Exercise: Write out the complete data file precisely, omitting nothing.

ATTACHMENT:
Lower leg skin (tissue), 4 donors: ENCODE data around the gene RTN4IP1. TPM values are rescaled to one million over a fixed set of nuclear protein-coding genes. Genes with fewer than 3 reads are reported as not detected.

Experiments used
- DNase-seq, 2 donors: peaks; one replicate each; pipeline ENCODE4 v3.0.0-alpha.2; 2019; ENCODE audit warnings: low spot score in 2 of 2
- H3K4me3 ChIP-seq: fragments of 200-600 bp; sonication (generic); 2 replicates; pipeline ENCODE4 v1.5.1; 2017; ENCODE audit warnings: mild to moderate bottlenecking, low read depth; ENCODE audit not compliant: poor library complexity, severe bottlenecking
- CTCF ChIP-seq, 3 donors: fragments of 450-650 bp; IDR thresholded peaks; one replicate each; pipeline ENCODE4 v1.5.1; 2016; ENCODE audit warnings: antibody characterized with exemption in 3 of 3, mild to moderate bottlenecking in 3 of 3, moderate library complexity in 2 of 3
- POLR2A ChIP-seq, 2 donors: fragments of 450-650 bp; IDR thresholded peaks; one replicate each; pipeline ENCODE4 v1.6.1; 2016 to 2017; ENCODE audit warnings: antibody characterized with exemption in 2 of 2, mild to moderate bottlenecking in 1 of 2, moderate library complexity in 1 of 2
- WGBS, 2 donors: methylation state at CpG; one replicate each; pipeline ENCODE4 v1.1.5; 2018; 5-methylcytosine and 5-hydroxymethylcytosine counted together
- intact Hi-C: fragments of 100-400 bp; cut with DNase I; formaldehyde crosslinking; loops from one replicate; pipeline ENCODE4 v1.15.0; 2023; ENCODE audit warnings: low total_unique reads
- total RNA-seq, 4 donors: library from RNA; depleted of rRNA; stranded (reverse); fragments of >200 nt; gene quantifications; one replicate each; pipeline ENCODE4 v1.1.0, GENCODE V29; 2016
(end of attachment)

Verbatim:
Lower leg skin (tissue), 4 donors: ENCODE data around the gene RTN4IP1. TPM values are rescaled to one million over a fixed set of nuclear protein-coding genes. Genes with fewer than 3 reads are reported as not detected.

Experiments used
- DNase-seq, 2 donors: peaks; one replicate each; pipeline ENCODE4 v3.0.0-alpha.2; 2019; ENCODE audit warnings: low spot score in 2 of 2
- H3K4me3 ChIP-seq: fragments of 200-600 bp; sonication (generic); 2 replicates; pipeline ENCODE4 v1.5.1; 2017; ENCODE audit warnings: mild to moderate bottlenecking, low read depth; ENCODE audit not compliant: poor library complexity, severe bottlenecking
- CTCF ChIP-seq, 3 donors: fragments of 450-650 bp; IDR thresholded peaks; one replicate each; pipeline ENCODE4 v1.5.1; 2016; ENCODE audit warnings: antibody characterized with exemption in 3 of 3, mild to moderate bottlenecking in 3 of 3, moderate library complexity in 2 of 3
- POLR2A ChIP-seq, 2 donors: fragments of 450-650 bp; IDR thresholded peaks; one replicate each; pipeline ENCODE4 v1.6.1; 2016 to 2017; ENCODE audit warnings: antibody characterized with exemption in 2 of 2, mild to moderate bottlenecking in 1 of 2, moderate library complexity in 1 of 2
- WGBS, 2 donors: methylation state at CpG; one replicate each; pipeline ENCODE4 v1.1.5; 2018; 5-methylcytosine and 5-hydroxymethylcytosine counted together
- intact Hi-C: fragments of 100-400 bp; cut with DNase I; formaldehyde crosslinking; loops from one replicate; pipeline ENCODE4 v1.15.0; 2023; ENCODE audit warnings: low total_unique reads
- total RNA-seq, 4 donors: library from RNA; depleted of rRNA; stranded (reverse); fragments of >200 nt; gene quantifications; one replicate each; pipeline ENCODE4 v1.1.0, GENCODE V29; 2016